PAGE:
What is Myocarditis?
Myocarditis - a focal or diffuse inflammation of the myocardium - is typically uncomplicated and self limiting. It may be acute or chronic and can occur at any age. In many patients. myocarditis fails to produce specific cardiovascular symptoms or electrocardiogram (ECG) abnormalities. Recovery usually is spontaneous and without residual defects.Occasionally, myocarditis becomes serious and induces myofibril degeneration, right- and left-sided heart failure with cardiomegaly, and arrhythmias.
Causes of Myocarditis
Myocarditis may result from any of the following:
Signs & Symptoms of Myocarditis
Patients with acute myocarditis and chronic myocarditis experience different symptoms. In acute myocarditis, individuals may experience fever, chest pains, a sensation of skipped heart beat (palpitations), dyspnea and fatigue. In patients with chronic myocarditis, fatigue, a sensation of skipped heart beats, shortness of breath and chest pains may be experienced.
The ECG will show transient changes which are usually non-specific and occur in many other cardiac diseases, however, in light of the patient’s symptoms and the presence of a fever may raise the suspicion of Myocarditis. An echocardiogram (ultrasound of the heart) will reveal an enlarged heart which is poorly contracting. In very mild cases both the ECG and the echocardiogram may be normal and in these situations one should exercise caution and not participate in any sporting activity when symptoms of a flu like illness are present. In patients presenting with florid cardiac symptoms and signs the diagnosis can be confirmed by a biopsy (small specimen of the heart) taken from the right ventricle.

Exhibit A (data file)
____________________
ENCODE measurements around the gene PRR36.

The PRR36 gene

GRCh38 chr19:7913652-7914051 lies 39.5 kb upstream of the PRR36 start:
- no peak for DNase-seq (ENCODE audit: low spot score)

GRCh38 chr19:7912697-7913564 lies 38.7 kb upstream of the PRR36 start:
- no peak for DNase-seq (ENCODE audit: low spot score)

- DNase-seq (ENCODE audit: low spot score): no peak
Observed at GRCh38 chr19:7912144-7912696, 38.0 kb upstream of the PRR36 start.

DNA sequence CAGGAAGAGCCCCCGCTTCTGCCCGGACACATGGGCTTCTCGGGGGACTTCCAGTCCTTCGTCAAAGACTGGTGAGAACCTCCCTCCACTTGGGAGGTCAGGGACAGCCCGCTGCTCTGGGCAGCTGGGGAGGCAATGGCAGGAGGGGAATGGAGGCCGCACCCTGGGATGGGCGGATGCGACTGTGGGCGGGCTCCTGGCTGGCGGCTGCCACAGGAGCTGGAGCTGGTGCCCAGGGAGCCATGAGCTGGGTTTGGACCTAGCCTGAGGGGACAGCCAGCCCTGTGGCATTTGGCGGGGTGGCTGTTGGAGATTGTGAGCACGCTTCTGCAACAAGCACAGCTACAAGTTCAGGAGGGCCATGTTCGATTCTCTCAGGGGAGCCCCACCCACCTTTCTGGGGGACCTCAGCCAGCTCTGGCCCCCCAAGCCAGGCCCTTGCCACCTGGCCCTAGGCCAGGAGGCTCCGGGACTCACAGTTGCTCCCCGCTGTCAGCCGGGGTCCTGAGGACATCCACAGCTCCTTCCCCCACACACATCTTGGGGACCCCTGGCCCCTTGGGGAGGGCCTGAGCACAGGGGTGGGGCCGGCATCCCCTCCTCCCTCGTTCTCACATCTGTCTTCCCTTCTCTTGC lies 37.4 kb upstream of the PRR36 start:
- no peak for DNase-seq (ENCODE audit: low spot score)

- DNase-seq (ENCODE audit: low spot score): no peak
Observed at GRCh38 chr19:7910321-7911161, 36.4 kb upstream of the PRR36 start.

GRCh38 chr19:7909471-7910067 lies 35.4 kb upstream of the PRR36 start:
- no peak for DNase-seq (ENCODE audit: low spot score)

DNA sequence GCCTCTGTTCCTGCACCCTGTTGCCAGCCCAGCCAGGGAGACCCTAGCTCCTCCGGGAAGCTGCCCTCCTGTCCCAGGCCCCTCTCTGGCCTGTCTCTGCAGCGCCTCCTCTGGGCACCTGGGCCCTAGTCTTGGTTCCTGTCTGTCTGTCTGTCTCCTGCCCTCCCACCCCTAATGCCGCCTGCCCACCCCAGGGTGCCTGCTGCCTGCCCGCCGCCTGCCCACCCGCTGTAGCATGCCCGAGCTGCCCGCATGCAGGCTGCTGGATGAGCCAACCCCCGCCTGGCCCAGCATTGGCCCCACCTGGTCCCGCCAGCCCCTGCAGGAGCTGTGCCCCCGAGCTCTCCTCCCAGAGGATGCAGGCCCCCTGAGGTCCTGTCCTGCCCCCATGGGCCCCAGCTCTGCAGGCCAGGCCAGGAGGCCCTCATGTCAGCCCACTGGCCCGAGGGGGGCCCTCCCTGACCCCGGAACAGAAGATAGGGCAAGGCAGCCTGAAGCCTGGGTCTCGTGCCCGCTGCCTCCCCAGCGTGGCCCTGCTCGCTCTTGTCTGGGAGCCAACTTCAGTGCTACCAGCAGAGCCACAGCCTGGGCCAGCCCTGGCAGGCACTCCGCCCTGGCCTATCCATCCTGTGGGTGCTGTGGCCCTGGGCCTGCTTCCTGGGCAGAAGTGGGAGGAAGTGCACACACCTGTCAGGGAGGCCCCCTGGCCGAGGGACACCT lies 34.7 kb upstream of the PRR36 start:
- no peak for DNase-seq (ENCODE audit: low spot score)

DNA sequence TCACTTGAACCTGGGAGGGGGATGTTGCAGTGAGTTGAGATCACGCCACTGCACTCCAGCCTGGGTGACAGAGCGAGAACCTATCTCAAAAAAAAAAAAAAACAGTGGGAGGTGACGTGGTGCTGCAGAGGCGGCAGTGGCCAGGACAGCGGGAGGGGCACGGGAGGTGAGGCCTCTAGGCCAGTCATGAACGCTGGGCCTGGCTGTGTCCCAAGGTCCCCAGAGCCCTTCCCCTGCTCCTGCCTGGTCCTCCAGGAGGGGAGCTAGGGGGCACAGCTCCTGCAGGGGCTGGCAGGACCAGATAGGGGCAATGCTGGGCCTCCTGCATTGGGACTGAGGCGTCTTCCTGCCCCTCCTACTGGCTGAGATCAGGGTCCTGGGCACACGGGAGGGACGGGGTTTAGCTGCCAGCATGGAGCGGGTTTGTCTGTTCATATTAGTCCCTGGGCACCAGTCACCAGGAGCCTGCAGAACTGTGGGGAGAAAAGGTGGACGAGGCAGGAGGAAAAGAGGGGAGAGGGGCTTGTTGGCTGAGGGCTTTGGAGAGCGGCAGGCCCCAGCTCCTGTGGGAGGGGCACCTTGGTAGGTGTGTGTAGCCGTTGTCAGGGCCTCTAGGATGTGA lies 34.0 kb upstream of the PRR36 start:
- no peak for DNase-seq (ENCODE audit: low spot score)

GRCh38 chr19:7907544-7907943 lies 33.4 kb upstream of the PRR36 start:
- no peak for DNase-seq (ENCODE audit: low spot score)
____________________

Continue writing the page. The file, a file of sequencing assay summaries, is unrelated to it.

For most patients, treatment includes anti-infectives for the underlying causative infection, modified bed rest to decrease the heart's workload, and careful management of complications. Left-sided heart failure requires activity restriction to minimize myocardial oxygen consumption, supplemental oxygen therapy, sodium restriction, diuretics to decrease fluid retention, and digitalis compounds to increase myocardial contractility. However, these compounds must be administered carefully because some patients with myocarditis may show a paradoxical sensitivity even to small doses.
Arrhythmias necessitate prompt but cautious administration of antiarrhythmics. such as quinidine or procainamide, to depress myocardial irritability. Thromboembolism requires anticoagulant therapy.
Treatment with corticosteroids or other immunosuppressants is controversial and therefore limited to combating life-threatening complications such as intractable heart failure.
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